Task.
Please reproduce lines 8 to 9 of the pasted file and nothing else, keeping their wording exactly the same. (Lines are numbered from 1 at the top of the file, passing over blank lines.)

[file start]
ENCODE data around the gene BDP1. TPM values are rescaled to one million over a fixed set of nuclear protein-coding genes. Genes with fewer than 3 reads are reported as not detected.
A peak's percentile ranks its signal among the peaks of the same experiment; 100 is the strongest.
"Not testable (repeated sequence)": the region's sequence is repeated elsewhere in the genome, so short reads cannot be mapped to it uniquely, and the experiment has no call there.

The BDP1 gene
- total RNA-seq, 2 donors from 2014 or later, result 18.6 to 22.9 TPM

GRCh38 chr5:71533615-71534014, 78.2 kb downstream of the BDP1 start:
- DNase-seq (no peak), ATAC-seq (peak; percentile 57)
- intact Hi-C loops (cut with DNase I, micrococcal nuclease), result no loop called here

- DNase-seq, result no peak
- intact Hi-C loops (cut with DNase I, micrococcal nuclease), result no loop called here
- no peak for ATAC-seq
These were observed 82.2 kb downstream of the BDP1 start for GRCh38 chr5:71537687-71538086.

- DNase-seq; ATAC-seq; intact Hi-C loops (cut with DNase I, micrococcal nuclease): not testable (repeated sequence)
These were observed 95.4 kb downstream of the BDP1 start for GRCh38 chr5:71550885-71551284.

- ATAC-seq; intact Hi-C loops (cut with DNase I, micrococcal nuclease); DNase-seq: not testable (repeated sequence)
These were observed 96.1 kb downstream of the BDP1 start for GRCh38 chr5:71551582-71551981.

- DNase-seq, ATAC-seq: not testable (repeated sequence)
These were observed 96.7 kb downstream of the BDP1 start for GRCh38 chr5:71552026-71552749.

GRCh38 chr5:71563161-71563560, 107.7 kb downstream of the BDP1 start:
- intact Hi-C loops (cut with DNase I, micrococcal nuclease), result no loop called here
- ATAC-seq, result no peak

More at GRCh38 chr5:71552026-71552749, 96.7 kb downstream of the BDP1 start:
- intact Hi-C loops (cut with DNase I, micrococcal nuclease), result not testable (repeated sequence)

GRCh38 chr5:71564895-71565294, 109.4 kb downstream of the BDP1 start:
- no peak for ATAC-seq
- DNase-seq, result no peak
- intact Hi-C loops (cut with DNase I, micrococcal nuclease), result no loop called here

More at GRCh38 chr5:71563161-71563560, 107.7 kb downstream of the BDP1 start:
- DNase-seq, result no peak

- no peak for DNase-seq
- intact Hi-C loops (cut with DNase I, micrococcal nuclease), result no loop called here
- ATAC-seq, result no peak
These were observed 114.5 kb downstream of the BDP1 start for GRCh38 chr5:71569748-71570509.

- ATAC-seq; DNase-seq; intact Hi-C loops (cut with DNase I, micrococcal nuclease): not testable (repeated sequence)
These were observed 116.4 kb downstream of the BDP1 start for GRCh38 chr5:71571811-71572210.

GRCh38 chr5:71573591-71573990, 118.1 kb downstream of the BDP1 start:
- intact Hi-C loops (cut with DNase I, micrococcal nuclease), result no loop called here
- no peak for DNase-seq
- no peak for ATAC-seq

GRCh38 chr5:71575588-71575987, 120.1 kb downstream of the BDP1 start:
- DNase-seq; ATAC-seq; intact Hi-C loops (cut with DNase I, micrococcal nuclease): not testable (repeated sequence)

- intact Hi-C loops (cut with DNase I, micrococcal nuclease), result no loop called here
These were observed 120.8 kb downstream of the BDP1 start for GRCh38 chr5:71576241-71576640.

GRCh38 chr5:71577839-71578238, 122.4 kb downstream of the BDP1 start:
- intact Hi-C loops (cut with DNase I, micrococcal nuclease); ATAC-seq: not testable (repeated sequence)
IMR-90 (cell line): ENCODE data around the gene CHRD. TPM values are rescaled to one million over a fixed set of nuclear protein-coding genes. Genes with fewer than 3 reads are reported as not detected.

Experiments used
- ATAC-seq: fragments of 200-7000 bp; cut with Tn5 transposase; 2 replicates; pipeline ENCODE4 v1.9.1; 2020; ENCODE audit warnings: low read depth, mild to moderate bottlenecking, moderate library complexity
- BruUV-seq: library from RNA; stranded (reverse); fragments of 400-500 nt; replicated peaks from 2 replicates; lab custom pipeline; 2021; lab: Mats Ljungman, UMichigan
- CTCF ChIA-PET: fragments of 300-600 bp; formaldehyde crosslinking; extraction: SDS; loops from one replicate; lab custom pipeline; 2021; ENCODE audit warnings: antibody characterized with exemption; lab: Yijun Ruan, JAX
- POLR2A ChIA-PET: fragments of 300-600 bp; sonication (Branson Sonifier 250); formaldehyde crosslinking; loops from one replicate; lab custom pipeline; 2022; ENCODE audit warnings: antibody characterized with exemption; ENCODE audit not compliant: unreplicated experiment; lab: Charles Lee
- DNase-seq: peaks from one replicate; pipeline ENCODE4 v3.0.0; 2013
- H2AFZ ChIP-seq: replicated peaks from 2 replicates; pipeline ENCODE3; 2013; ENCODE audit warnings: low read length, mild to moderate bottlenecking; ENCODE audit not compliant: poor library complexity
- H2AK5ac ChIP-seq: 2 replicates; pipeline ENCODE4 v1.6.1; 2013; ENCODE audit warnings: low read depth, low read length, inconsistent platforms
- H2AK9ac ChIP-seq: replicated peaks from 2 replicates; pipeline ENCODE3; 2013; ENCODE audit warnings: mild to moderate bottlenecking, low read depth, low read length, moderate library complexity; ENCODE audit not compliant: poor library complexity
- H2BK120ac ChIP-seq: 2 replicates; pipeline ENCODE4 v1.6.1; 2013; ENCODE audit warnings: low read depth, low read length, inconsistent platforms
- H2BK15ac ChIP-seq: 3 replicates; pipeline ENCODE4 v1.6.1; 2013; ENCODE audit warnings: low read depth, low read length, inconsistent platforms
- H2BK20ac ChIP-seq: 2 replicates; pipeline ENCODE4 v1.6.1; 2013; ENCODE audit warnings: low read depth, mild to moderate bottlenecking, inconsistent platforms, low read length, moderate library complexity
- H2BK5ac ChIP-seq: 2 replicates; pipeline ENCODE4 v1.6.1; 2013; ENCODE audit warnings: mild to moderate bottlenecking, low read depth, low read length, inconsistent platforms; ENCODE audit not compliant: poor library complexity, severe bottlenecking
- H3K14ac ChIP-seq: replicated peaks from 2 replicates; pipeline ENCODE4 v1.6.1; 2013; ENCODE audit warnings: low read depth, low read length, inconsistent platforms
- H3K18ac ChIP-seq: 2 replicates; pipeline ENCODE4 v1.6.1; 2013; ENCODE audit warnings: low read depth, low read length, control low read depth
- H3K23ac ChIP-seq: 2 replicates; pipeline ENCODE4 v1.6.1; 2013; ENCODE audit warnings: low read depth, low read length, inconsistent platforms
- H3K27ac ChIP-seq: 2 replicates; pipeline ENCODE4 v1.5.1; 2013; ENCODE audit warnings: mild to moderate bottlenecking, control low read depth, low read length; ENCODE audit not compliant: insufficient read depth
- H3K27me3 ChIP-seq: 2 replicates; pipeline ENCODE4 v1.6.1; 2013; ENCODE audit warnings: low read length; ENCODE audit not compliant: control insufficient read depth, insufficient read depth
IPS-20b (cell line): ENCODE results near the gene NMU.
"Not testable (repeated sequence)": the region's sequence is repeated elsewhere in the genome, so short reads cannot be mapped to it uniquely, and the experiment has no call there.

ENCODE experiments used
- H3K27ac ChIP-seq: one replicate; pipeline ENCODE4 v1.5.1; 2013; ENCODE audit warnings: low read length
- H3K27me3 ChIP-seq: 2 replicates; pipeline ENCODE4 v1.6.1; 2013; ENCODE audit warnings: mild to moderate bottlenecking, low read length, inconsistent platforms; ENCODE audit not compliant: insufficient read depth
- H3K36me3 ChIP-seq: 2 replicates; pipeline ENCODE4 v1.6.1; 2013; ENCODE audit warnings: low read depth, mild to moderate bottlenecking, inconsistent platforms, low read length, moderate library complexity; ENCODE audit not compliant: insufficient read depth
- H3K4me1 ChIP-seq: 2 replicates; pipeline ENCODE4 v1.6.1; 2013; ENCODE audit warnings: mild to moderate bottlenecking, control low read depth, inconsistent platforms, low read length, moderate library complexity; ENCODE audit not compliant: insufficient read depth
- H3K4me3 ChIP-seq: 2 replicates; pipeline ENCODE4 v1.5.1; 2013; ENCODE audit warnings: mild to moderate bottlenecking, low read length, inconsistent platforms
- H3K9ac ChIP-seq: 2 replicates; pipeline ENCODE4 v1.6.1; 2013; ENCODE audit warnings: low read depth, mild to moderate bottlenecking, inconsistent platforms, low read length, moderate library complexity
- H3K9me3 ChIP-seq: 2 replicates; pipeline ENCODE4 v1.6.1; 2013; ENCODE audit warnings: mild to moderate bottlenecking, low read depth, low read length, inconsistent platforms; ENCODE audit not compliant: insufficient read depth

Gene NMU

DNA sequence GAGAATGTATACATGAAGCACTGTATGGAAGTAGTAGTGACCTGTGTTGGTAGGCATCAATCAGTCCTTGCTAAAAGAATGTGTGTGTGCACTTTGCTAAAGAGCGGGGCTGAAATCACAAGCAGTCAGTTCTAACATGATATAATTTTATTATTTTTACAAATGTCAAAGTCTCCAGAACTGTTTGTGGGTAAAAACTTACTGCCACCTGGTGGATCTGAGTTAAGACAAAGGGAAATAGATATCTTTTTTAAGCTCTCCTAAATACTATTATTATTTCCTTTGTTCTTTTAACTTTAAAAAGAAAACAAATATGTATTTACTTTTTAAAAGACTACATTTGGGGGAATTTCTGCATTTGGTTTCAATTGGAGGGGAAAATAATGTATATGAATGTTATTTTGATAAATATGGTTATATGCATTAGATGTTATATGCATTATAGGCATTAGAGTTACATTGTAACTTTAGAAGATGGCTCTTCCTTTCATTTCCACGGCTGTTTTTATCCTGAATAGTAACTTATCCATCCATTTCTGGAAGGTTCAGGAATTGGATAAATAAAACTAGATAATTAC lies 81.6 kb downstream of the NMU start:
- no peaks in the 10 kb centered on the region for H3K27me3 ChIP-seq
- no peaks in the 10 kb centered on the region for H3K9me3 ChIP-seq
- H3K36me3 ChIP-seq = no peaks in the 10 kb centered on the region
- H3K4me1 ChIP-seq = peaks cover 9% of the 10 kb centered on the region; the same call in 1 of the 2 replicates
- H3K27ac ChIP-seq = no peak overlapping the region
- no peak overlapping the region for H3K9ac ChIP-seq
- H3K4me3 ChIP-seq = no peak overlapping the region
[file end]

- intact Hi-C loops (cut with DNase I, micrococcal nuclease), result no loop called here

- DNase-seq, result no peak